Brendan Michael Coughlin, Dave Rodriguez, Nicole Zeoli
"Closing Doors" Review
Sometimes, the simplest stories are the most powerful.
Closing Doors is the deceptively simple story of a father (Dave Rodriguez) struggling to find his way and let go of the past in order to raise the daughter he loves.
Sounds simple, right?
There's something refreshing about a director who has the wisdom to trust his actors, his story and the way that it naturally unfolds. So many directors would have felt it necessary to add unnecessary conflicts or hyped up dramatics, but the power of Closing Doors lies in its deceptive simplicity as a father plays hard-ass at the front door of the family home when a punk kid (Brendan Michael Coughlin) shows up presumably for a date with his daughter.
At times, it seems as if this seemingly ordinary front door has become a domestic war zone and it's impossible to tell if this is one seriously psychotic father or if, perhaps, he's simply an overbearing father who has the best of intentions protecting his little girl. Yet, there's something about these two nameless characters as they face off with one another - it's as if both of them have arrived at this place and time with a little extra baggage and the words being spoken unfold with tremendous emotion, intensity and intentionality.
Brendan Michael Coughlin, whom some may recognize from his time as Tad on Days of Our Lives, adds a depth to his portrayal of this ordinary street punk that makes it difficult to decide as the story unfolds if this is a young man with excess baggage, a chip on his shoulder or if there's something else entirely going on here. Similarly, Dave Rodriguez is electrifying as the father whose verbal jousting only begins to reveal the tremendous depth of emotion that is going on inside him.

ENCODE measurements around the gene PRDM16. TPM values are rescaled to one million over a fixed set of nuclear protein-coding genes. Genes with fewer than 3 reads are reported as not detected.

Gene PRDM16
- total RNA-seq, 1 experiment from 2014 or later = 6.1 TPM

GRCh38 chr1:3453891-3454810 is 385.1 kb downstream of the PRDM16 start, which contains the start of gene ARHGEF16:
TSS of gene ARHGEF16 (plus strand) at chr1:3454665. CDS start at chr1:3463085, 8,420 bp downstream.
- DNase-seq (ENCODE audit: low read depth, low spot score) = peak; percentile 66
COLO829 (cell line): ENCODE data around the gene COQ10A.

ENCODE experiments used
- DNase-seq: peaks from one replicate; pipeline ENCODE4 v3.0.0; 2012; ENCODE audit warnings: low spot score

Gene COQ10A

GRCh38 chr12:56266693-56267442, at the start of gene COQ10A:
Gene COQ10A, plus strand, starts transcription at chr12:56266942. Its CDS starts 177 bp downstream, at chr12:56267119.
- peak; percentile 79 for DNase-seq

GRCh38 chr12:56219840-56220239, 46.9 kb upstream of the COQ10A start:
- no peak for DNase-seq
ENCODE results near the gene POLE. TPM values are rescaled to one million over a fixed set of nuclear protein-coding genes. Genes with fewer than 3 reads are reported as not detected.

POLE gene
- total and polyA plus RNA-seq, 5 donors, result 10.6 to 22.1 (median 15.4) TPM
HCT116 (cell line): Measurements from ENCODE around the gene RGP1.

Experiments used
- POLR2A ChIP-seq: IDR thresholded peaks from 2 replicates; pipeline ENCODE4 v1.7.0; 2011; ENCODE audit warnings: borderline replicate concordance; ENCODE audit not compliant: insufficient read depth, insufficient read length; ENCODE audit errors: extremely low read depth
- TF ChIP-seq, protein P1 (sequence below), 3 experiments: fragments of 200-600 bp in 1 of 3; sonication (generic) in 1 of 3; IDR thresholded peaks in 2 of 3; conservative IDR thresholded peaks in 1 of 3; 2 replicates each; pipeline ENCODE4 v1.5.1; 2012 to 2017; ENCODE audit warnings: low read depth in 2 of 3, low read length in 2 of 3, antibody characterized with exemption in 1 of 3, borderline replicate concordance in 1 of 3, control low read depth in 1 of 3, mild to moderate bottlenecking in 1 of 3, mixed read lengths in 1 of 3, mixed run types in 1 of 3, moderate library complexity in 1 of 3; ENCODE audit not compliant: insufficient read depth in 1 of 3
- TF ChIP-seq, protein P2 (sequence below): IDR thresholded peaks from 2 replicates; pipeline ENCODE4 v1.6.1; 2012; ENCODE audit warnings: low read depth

Penned by William Wanek, Closing Doors bristles with crisp, clear dialogue that so easily flows between our two lead characters that at times it's difficult to decide whether this is truly the written word or if an improvisational spirit has taken hold. To his credit, Wanek has managed to bring to life two vividly developed characters well within the film's less than 10 minute running time.
Director Lije Sarki clearly trusts his actors, avoiding any distractions as we watch the faces, listen to the words and wait for the story to unfold. Sarki's direction is slow and steady, a clear indication that he trusts the material and, indeed, his trust is well rewarded.
D.P. David Navarro's camera work is clear and crisp, maintaining the film's simplicity and focusing on the characters and the story as it unfolds. This is a film that doesn't need gimmicks - it needs authenticity, and Navarro's unflinching photography stares in the faces of these characters as they go back and forth. Kudos, as well, must be given for the original music of Honey Honey.
Closing Doors is the kind of short film that will leave you thinking and processing long after the closing credits have rolled on by, playing over in your mind the words that have been spoken and the scenes and images that have unfolded. Sometimes, the simplest stories are the most powerful and love, for all its strange and wondrous complexity, Closing DOors is really the simplest story of all brought vibrantly to life by a punk kid, a father struggling to let go and the little girl who brings them together.
Closing Doors is just starting its film festival run and, most assuredly, this is one film you want to check out if it arrives at a festival near you!